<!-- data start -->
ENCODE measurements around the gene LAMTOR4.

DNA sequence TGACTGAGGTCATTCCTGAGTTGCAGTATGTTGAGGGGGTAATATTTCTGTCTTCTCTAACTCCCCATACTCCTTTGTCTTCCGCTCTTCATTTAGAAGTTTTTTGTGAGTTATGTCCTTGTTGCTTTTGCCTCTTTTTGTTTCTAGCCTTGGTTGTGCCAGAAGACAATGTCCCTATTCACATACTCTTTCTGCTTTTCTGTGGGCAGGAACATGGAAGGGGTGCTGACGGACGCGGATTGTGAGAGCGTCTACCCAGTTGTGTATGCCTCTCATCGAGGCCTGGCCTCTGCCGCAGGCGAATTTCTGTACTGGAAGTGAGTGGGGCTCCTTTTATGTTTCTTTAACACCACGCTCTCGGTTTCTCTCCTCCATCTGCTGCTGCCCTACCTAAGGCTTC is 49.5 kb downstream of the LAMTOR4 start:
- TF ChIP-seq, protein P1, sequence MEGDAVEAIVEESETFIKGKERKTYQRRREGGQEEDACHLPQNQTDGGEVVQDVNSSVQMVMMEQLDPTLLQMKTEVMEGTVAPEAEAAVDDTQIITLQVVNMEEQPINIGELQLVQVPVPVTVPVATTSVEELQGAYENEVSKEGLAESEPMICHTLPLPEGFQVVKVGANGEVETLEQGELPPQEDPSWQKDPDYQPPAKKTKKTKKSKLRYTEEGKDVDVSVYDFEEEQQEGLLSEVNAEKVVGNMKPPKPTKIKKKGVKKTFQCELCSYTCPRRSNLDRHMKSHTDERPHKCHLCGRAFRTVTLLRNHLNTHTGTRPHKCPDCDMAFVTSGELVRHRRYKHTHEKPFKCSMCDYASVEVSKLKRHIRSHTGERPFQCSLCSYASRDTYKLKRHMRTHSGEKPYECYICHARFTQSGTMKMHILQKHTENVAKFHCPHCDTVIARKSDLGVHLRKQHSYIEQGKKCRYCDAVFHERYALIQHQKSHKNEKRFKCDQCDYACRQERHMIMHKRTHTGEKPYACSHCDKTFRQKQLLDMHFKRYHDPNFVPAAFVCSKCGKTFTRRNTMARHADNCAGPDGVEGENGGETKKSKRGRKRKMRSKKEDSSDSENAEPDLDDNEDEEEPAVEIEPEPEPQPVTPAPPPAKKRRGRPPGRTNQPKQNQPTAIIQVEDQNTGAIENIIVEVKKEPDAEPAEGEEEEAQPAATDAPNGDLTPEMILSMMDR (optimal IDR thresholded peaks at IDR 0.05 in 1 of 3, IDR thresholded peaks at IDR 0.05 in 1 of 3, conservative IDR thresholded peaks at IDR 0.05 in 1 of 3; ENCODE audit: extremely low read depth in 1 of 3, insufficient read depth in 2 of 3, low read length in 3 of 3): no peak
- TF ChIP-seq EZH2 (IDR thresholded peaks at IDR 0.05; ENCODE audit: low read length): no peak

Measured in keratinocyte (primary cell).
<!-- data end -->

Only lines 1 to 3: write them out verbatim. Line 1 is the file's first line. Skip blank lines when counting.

ENCODE measurements around the gene LAMTOR4.

DNA sequence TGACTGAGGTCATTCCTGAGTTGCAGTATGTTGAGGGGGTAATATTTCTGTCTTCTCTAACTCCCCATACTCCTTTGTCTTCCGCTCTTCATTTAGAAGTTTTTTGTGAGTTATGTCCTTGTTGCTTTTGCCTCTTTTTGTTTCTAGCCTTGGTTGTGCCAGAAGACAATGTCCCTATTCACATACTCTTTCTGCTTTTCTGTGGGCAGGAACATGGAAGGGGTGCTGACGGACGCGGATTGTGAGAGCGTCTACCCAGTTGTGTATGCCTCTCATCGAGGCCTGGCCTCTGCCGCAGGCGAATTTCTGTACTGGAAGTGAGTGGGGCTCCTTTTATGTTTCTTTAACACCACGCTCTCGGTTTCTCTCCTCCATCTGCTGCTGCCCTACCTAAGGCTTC is 49.5 kb downstream of the LAMTOR4 start:
- TF ChIP-seq, protein P1, sequence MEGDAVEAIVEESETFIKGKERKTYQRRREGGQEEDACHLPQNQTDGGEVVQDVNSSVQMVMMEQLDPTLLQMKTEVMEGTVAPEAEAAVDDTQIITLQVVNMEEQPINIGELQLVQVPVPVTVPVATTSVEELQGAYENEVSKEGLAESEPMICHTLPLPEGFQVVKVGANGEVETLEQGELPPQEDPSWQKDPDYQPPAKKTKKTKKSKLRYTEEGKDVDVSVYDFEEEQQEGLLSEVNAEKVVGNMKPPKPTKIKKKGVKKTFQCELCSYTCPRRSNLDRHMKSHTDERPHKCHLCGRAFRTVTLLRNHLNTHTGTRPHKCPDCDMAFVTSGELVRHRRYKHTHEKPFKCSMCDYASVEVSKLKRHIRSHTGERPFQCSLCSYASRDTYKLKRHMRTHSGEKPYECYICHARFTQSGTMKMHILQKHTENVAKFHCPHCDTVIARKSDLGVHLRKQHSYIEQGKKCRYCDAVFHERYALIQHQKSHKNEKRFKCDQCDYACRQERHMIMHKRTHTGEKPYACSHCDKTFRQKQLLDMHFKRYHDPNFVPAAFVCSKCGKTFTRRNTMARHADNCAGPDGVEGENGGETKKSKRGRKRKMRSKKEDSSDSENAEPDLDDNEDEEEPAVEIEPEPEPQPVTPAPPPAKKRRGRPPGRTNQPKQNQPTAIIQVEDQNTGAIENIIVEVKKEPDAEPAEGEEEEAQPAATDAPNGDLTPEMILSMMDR (optimal IDR thresholded peaks at IDR 0.05 in 1 of 3, IDR thresholded peaks at IDR 0.05 in 1 of 3, conservative IDR thresholded peaks at IDR 0.05 in 1 of 3; ENCODE audit: extremely low read depth in 1 of 3, insufficient read depth in 2 of 3, low read length in 3 of 3): no peak